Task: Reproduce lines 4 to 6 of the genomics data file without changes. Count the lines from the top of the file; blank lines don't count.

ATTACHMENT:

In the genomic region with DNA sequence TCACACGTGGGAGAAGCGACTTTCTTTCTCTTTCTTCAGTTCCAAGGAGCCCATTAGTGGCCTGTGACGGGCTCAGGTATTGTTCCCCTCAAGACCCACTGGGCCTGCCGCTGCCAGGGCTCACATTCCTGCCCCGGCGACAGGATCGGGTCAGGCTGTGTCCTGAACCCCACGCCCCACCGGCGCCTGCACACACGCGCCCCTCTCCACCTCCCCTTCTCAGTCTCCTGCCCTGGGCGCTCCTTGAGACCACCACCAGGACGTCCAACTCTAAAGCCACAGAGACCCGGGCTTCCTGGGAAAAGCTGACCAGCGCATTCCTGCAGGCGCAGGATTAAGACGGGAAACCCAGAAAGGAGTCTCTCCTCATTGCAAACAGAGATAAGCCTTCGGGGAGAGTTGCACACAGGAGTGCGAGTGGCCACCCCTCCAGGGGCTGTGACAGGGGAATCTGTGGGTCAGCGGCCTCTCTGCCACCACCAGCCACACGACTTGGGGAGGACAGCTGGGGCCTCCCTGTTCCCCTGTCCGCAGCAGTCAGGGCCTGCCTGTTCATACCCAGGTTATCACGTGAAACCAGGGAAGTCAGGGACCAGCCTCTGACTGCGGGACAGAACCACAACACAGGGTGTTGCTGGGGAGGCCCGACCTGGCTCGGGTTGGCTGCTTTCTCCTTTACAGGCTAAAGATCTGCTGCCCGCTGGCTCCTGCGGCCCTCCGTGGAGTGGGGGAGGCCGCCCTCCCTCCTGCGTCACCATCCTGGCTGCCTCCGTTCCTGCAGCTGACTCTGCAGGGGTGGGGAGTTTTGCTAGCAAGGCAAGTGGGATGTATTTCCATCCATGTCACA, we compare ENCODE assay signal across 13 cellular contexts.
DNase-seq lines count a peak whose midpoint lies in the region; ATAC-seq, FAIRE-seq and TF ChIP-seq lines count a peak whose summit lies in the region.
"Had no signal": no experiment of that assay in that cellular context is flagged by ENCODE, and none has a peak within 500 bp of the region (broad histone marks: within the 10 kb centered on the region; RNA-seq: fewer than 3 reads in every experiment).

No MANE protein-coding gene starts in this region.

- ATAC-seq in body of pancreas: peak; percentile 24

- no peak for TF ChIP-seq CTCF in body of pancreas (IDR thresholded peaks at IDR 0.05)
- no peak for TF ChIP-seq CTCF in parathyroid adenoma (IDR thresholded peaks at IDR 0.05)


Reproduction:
No MANE protein-coding gene starts in this region.

- ATAC-seq in body of pancreas: peak; percentile 24

- no peak for TF ChIP-seq CTCF in body of pancreas (IDR thresholded peaks at IDR 0.05)